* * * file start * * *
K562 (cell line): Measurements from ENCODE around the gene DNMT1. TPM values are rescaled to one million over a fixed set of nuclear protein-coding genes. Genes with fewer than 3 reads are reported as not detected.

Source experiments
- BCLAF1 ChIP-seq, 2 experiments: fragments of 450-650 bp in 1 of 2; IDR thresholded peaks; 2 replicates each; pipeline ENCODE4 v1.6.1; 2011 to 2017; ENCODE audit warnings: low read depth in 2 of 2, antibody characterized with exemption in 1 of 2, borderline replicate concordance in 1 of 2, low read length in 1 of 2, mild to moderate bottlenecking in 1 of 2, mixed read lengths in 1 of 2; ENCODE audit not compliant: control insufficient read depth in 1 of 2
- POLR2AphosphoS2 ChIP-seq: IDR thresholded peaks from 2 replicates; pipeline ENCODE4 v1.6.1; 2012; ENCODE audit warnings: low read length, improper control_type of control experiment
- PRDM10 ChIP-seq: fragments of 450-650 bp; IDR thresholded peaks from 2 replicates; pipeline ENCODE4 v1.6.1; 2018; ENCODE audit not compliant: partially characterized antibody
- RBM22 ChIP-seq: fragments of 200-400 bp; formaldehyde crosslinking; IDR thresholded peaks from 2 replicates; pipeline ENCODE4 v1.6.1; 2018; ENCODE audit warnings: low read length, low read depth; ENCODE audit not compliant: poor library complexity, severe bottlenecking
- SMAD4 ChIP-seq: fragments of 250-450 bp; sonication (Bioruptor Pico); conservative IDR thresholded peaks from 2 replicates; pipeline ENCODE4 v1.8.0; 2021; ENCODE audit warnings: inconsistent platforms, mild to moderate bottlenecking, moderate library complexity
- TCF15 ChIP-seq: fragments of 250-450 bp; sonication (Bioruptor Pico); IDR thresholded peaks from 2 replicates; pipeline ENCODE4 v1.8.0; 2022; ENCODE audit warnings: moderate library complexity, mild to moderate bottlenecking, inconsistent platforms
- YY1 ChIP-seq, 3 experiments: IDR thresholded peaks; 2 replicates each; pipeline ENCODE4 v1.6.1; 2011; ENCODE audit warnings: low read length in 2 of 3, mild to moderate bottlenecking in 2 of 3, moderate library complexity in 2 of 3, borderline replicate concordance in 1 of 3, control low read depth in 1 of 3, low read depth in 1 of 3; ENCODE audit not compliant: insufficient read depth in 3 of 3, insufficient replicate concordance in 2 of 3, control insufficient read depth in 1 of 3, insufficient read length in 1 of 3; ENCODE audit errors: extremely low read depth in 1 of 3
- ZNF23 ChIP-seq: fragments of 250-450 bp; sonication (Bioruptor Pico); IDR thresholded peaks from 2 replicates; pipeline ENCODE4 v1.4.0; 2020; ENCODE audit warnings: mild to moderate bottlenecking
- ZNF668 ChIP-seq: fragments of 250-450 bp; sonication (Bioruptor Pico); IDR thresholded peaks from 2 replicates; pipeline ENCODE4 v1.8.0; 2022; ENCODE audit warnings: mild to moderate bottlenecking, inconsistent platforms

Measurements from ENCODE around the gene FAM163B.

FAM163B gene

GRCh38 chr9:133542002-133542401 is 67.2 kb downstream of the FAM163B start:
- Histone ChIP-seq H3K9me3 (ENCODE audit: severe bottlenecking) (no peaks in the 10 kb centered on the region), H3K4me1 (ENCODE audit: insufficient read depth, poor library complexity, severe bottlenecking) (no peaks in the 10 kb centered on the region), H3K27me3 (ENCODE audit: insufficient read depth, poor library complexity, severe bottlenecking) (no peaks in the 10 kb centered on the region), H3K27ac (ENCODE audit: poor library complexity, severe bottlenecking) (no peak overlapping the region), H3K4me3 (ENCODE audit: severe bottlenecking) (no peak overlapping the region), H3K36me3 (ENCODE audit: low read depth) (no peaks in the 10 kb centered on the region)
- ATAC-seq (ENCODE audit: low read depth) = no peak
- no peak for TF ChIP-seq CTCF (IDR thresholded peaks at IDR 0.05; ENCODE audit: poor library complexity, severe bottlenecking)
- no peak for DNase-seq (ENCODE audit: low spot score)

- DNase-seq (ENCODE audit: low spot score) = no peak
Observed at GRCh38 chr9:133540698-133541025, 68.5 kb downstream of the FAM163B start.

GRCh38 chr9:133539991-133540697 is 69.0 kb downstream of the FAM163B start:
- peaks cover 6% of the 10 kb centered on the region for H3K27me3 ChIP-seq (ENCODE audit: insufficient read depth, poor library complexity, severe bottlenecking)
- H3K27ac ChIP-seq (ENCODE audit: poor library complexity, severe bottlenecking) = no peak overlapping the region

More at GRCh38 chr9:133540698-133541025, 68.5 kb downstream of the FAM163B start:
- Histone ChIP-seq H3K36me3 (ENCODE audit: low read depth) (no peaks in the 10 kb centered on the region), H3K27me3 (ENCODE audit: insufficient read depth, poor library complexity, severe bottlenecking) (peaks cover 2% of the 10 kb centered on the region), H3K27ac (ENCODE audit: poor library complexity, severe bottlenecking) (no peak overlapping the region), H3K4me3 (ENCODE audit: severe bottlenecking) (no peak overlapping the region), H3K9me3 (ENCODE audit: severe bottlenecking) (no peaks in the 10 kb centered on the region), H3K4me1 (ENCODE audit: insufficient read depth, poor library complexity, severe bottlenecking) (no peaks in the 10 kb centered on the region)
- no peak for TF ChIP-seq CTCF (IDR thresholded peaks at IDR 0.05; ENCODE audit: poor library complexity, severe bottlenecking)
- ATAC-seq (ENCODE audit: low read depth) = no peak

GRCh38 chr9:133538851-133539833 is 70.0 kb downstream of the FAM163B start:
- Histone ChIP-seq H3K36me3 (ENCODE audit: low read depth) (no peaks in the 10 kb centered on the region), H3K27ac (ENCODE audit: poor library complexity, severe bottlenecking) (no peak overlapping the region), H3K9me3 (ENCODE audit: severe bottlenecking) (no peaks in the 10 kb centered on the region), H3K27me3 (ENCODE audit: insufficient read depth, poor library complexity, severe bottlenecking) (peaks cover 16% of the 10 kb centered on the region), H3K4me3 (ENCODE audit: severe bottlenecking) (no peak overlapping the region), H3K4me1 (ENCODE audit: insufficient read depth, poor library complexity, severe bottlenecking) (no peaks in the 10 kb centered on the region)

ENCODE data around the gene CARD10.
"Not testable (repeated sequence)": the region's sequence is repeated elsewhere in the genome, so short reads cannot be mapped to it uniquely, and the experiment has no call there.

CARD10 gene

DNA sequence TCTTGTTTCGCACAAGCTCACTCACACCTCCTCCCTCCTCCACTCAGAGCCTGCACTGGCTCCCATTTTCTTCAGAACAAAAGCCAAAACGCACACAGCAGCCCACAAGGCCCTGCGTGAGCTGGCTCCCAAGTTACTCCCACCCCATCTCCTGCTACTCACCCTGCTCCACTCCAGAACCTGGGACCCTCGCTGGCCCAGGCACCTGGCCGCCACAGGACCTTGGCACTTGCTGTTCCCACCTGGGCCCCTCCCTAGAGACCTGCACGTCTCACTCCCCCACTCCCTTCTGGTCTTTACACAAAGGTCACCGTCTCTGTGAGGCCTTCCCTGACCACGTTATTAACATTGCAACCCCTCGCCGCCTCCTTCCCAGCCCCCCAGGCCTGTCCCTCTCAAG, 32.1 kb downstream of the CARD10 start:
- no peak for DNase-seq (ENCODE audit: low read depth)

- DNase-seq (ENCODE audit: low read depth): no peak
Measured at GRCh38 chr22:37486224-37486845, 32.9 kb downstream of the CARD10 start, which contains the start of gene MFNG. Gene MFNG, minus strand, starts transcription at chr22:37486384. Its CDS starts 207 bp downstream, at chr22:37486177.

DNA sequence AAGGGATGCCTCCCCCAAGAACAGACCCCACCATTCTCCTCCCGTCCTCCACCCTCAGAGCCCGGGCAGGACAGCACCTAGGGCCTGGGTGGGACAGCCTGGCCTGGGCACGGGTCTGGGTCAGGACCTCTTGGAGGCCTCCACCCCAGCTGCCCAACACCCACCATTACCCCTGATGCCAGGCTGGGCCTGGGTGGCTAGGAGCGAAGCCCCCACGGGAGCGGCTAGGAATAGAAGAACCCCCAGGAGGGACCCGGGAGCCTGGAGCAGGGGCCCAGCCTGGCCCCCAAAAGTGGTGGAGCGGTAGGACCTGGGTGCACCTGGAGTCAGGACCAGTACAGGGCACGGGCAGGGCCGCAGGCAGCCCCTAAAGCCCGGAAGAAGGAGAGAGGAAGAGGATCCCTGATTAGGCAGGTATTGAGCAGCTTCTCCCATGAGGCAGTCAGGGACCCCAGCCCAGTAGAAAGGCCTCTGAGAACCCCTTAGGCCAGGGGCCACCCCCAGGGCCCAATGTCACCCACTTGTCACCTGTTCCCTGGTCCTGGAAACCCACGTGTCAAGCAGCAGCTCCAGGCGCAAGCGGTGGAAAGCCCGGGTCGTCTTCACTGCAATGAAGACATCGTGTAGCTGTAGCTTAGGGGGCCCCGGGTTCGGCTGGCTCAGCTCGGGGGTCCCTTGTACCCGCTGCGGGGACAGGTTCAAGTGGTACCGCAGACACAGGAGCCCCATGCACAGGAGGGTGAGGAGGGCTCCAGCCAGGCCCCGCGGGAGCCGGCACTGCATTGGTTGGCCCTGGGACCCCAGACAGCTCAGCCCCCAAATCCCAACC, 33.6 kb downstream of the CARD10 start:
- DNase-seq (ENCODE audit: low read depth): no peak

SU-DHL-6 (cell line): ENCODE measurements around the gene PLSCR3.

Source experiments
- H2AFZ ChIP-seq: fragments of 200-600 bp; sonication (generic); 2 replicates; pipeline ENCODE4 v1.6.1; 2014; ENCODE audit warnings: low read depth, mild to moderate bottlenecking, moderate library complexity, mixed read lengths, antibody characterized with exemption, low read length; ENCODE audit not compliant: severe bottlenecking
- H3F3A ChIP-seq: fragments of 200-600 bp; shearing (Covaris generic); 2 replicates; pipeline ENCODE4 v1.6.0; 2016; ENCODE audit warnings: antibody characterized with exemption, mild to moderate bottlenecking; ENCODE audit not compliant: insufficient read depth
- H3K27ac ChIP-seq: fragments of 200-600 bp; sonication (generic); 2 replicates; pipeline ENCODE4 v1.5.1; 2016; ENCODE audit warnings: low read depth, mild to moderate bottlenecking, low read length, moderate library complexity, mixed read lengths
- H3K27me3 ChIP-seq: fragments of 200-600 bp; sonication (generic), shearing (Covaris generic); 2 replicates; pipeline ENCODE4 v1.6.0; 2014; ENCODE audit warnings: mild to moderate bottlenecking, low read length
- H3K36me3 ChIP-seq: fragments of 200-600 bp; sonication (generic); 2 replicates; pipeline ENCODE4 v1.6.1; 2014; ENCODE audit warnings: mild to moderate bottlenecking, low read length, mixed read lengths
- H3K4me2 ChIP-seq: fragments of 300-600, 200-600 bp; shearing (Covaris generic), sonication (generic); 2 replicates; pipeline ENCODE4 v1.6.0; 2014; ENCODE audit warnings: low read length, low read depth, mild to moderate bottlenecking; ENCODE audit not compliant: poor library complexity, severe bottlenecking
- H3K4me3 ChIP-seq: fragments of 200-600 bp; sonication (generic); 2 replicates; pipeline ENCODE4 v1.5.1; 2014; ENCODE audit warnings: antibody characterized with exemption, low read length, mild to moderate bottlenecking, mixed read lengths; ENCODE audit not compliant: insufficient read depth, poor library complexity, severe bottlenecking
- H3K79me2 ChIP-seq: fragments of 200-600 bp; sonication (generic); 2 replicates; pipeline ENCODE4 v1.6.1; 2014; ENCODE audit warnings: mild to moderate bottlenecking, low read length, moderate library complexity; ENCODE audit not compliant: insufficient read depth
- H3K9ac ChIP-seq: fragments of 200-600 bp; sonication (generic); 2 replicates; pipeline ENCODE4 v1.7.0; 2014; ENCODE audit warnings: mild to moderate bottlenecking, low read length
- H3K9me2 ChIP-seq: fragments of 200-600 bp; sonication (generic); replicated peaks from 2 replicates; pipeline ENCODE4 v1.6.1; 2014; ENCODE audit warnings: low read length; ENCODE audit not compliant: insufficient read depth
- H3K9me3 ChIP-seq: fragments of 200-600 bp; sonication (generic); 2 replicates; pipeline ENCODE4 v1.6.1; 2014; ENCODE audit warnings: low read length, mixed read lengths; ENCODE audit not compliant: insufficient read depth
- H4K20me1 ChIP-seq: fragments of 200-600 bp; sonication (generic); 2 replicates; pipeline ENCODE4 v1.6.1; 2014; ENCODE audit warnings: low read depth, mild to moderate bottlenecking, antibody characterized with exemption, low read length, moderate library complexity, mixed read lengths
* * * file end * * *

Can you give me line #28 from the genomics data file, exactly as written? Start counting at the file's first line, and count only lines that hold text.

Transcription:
GRCh38 chr9:133538851-133539833 is 70.0 kb downstream of the FAM163B start: